Chapter 13: Spring and J2EE


These days more and more applications are being built on so-called lightweight platforms with technologies like Spring and Tomcat rather than on traditional heavyweight application servers. Despite this move, there is still a place for the application server, and there is certainly a place for many of the J2EE APIs. In this chapter, we cover J2EE support in Spring in detail, focusing in particular on the three following APIs:

JNDI: The Java Naming and Directory Interface (JNDI) provides a standard interface on which Java applications can interact with naming and directory services. In a J2EE setting, we see that JNDI is used to access resources bound to the naming service of the application server. This is the traditional way to look up services in a J2EE context. In this section, we look at the convenience APIs provided by Spring to simplify JNDI coding and how the JndiObjectFactoryBean class provided by Spring acts as an adapter between the world of JNDI lookup and Spring Dependency Injection (DI).

EJB: In traditional J2EE applications, Enterprise Java Beans (EJB) often formed the cornerstone of an application's architecture. Although Spring provides simpler versions of many of the services provided by EJB, such as declarative transaction management and object persistence, many applications will continue to be built using EJBs for some time. Thankfully, you can still utilize Spring in an EJB-based solution, and in this section, we look at how Spring can simplify the creation of EJBs and provide a straightforward, DI–friendly way to access EJB resources.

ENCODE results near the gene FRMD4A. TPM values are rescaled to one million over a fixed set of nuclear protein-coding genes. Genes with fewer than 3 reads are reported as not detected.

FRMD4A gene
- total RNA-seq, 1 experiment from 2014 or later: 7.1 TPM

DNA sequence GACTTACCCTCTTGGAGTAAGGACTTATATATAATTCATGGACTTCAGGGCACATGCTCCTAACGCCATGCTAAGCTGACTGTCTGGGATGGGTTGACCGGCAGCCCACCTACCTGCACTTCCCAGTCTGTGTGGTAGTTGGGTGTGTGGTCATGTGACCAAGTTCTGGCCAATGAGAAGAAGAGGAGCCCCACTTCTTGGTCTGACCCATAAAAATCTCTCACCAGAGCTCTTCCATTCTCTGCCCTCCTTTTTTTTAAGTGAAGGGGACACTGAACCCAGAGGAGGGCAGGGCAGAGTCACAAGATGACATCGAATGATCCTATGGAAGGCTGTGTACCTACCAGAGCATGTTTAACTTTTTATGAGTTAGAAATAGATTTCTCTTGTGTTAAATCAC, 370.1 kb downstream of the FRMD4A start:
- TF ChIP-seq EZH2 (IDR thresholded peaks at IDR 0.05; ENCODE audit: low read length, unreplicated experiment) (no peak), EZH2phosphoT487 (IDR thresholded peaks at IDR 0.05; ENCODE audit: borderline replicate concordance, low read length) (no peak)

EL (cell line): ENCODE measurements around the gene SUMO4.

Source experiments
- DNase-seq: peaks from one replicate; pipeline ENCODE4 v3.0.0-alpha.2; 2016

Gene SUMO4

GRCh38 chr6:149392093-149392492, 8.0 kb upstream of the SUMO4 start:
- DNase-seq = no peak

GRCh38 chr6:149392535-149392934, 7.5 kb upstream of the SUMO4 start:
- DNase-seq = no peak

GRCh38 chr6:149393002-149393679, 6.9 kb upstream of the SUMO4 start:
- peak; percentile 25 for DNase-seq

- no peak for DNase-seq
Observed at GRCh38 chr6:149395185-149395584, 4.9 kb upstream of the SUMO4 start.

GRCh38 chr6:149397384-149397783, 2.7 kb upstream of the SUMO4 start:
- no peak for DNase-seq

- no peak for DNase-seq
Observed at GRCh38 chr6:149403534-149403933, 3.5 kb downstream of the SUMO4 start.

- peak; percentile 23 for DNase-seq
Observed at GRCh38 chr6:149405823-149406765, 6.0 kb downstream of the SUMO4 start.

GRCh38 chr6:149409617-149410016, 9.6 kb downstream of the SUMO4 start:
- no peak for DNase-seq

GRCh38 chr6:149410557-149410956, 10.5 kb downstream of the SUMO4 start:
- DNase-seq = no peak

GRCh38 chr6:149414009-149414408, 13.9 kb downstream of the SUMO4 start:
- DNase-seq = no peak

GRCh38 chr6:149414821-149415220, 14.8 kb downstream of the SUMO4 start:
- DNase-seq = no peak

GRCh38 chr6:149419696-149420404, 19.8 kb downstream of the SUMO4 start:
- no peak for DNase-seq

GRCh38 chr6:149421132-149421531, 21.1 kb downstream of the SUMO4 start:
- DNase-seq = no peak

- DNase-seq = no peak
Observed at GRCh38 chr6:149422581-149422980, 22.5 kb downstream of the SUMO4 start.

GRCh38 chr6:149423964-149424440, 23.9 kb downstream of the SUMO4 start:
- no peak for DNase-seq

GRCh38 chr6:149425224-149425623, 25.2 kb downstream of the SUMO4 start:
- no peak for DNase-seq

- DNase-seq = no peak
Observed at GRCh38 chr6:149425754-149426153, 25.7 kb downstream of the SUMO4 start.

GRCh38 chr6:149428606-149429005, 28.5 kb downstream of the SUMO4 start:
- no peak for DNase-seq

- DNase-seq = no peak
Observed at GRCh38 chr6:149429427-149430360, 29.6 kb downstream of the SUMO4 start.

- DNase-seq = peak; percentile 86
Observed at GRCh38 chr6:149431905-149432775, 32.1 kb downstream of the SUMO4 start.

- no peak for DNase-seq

JMS: The Java Message Service (JMS) provides a standard API from which Java applications can access messaging services. JMS provides the ability for an application to run processes in an asynchronous manner, and it also provides a reliable messaging fabric for distributed applications. Spring comes complete with wrapper APIs around both the 1.0.2 and 1.1 JMS APIs, providing an implementation-agnostic way to access JMS resources of both versions. In addition, Spring provides a greatly simplified API for sending and receiving messages in a JMS environment.

A common misunderstanding we have seen with J2EE is that J2EE is all or nothing—that is to say you either get the full stack or nothing at all. Clearly this is not true; many projects such as Tomcat offer simple servlet containers without providing features for EJB and many of the other J2EE APIs.

The servlet API is a classic example of a J2EE API that has enjoyed considerable success outside of the application server. We often see developers who are keen to use Spring and Tomcat, but because they need a feature such as JMS, they feel that they have to use an application server such as JBoss. This is not the case, however, and part of the beauty of Spring is that it encourages us to piece together our own stack, rather than simply settle for an application server that offers the full stack.

In this chapter, when we look at JNDI and EJB, we are going to go down the traditional route and use the JBoss application server. However, when we look at JMS, we are going to use one of our favorite configurations—Spring, Tomcat, and ActiveMQ. In this way, we get the benefit of the lightweight approach with Spring and Tomcat, and we get a high-quality, open source messaging solution with ActiveMQ.

This chapter is not an introduction to JNDI, EJB, or JMS. We assume that you are already familiar with these APIs, what they are used for, and how they are related. If you are not, then we suggest that you read Beginning J2EE 1.4: From Novice to Professional by James L. Weaver, Kevin Mukhar, and Jim Crume (Apress, 2004).

Pro Spring
Pro Spring
ISBN: 1590594614
EAN: 2147483647
Year: 2006
Pages: 189

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